Australians are wondering: what does this Prime Minister really stand for? - Doorstop, Parliament House





SUBJECT/S: GST; Labor’s fair plans for tax reform; asylum seekers. 

ANDREW LEIGH, SHADOW ASSISTANT TREASURER: Good morning everyone. Ever since the notion of raising the GST has been put on the table, Labor has been saying it is a bad idea. We have made absolutely clear this isn't going to be good for growth. We’ve pointed out that the Australian economy fell backwards when we first introduced the GST, and that the Japanese economy went into recession after they raised theirs. We've also said it's bad for inequality.

It's a sad day when Malcolm Turnbull is more inclined to listen to his own backbenchers that to Australian families. There are now signs that Malcolm Turnbull might be walking away from GST; though who knows given that Arthur Sinodinos seems to be walking in the other direction. The fact is that when he talks about being agile and innovative, the Prime Minister seems to be at his most agile and innovative when he is ducking and weaving around the tax debate.

This is a Government that has lost more ministers that it has had concrete tax ideas. Increasingly, Australians are wondering: what does this Prime Minister really stand for? He says he is serious about climate change but has taken on Tony Abbott's climate policies. He said that he believed in a free vote for marriage equality, and now he’s taken on Tony Abbott's idea of a plebiscite. He said that he was keen for economic leadership, but we haven't seen economic leadership. Instead what we've seen is the junking of a white paper process which began in 2013 and has cost the Australian taxpayers $600,000 in advertising alone; cost community and business groups probably millions of dollars in putting together the 800 submissions for the Tax White Paper. That methodical process of a white paper has been completely junked in favour of focus groups and discussions with worried backbenchers.

By contrast, Labor has got a very clear plan which involves making savings in the area of the Emissions Reduction Fund; not going ahead with an expensive plebiscite on marriage equality; not reinstating the Baby Bonus; fair taxation on multinationals; reigning in the unfair and unsustainable superannuation tax  concessions; making changes to cigarette excise. Because of that, we are able to make announcements that go to the long term funding of needs-based school funding. Now, as a result of Malcolm Turnbull's flip-flopping, it is very unclear how the Government is going to deal with the fiscal challenges the States are facing; how this government can pay for needs-based school funding. That is a direct result of the $80 billion of cuts to schools and hospitals which happened under Tony Abbott and which Malcolm Turnbull seems to have absolutely no answer. Happy to take questions.

JOURNALIST: So this is good news that there is no GST?

LEIGH: What would be good news is if Malcolm Turnbull unequivocally ruled out the GST but let's face it: he’s been flip-flopping on this question over the last few months. You couldn't be sure, even if he said one thing on the GST, that he wouldn't flip-flop back. Australians don't want a GST. The only safe thing to do at the next election is vote Labor.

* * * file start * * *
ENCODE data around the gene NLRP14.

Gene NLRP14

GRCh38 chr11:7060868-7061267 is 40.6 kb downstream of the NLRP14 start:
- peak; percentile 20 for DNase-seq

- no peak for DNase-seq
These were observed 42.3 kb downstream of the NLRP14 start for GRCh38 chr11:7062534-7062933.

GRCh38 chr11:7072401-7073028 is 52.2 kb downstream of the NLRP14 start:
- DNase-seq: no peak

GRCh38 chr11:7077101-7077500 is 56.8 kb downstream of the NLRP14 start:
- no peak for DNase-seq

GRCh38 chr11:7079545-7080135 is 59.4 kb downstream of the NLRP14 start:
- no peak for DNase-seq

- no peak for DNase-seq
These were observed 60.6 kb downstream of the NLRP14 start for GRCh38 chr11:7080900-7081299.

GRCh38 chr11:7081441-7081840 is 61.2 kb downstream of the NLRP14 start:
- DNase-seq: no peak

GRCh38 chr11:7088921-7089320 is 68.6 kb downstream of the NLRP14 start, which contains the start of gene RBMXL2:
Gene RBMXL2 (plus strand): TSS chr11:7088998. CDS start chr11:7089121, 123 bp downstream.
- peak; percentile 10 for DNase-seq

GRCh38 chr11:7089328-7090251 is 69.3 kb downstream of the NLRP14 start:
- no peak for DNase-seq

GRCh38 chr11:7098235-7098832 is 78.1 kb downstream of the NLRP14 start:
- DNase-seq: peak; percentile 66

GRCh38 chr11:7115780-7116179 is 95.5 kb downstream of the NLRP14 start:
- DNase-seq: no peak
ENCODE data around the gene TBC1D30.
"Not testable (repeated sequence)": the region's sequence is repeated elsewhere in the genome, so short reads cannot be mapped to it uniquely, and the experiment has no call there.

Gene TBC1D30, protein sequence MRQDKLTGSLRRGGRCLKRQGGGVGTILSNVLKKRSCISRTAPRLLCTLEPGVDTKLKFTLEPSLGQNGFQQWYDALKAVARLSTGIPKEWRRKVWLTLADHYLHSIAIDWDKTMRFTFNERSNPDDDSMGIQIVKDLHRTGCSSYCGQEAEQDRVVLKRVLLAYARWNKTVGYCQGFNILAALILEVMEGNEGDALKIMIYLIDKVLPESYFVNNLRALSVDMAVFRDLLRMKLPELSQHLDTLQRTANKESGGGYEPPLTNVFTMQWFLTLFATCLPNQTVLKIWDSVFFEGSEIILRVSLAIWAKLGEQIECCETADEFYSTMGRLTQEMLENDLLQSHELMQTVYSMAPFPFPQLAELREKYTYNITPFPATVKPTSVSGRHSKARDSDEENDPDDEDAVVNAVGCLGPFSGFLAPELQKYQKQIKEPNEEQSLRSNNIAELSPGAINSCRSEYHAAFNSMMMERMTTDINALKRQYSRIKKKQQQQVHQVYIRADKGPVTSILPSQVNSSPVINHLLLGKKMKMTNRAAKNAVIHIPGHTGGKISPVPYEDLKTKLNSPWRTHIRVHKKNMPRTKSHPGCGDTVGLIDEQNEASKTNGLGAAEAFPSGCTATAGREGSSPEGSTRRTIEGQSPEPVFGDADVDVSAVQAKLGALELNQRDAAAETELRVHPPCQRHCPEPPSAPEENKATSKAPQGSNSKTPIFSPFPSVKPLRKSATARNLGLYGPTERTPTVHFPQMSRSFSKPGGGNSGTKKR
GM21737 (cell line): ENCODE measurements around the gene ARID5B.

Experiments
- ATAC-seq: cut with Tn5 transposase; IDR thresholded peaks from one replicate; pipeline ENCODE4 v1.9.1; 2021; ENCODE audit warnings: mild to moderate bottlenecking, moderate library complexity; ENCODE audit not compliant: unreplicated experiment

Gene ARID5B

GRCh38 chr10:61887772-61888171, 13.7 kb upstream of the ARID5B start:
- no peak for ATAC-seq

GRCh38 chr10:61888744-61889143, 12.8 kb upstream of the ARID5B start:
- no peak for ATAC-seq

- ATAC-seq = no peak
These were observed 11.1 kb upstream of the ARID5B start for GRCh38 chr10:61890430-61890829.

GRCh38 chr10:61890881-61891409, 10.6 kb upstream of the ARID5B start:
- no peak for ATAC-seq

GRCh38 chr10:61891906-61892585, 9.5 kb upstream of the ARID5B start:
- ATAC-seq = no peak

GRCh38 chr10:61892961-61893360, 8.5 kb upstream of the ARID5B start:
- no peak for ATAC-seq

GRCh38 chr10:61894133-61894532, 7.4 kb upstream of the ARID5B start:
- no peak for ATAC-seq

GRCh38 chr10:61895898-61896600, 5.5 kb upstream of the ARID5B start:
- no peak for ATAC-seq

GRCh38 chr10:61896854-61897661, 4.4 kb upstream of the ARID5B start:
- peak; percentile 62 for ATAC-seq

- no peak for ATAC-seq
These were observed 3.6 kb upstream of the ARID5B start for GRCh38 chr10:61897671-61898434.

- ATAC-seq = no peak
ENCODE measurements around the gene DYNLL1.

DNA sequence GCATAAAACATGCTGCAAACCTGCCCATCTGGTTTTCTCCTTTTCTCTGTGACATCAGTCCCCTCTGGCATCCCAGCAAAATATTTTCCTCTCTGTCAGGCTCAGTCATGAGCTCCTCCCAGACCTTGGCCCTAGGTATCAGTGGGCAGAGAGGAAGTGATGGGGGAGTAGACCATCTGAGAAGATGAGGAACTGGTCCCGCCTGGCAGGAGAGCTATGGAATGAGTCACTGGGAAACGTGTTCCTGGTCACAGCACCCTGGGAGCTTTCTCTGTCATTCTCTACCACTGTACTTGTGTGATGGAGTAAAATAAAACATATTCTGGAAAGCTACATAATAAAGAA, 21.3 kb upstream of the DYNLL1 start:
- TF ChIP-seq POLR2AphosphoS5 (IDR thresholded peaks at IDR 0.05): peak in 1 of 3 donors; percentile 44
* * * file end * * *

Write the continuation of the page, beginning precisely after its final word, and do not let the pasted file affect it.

JOURNALIST: And what was going to be a pretty central platform for Labor's election campaign was "we won't have a GST" (inaudible)

LEIGH: Labor will be arguing the next election based on our policy merits. We've got over 50 positive ideas out there. There will be more to come over the coming months. We want an ideas-focussed election but ones that are focused around policies that are fair for Australian families and the GST manifestly wasn’t that.

JOURNALIST: (inaudible)

LEIGH: Labor is absolutely serious about the fiscal task here. We don't engage in the sort of haphazard approach that the Government does of floating thought-bubbles and then asking backbenchers to shoot down the ones they don’t like. Instead, we're engaged in a methodical process which, in the case of the policies we've already announced, has involved deep and extensive consultation. Not flip-flopping, not throwing careful work that's been done out the window as the Government has done, but carefully engaging with the business community, with the community sector and with Australian families about the policies that are best for them.

JOURNALIST: What do you make of the negative gearing stories?

LEIGH: Labor has said that this is an area we're looking at as well. We've been absolutely clear though that any changes we were to make on negative gearing would be focused on housing affordability and wouldn't hurt existing investors. That's certainly an area we've had on our radar as well.

JOURNALIST: Do you agree with several statements Premiers have made about the 257 people due to be sent to Nauru being kept here?

LEIGH: This is clearly an awful situation, to watch what these families and their children are going through. One of the problems has been that under this Government, processing times have blown out to 455 days. Labor has said we’d do things differently: we would work with  third countries to make sure resettlement happened faster; that requires calm and methodical diplomatic efforts behind the scenes to resettle the people on Manus and Nauru. We've said we'd have a Children's Commissioner, we'd double the refugee intake, we'd give an addition $450 million to the UNHCR to enable regional resettlement. All of the things are stark difference between Labor and the Coalition on the issue of asylum seekers. No more questions? Thanks everyone.



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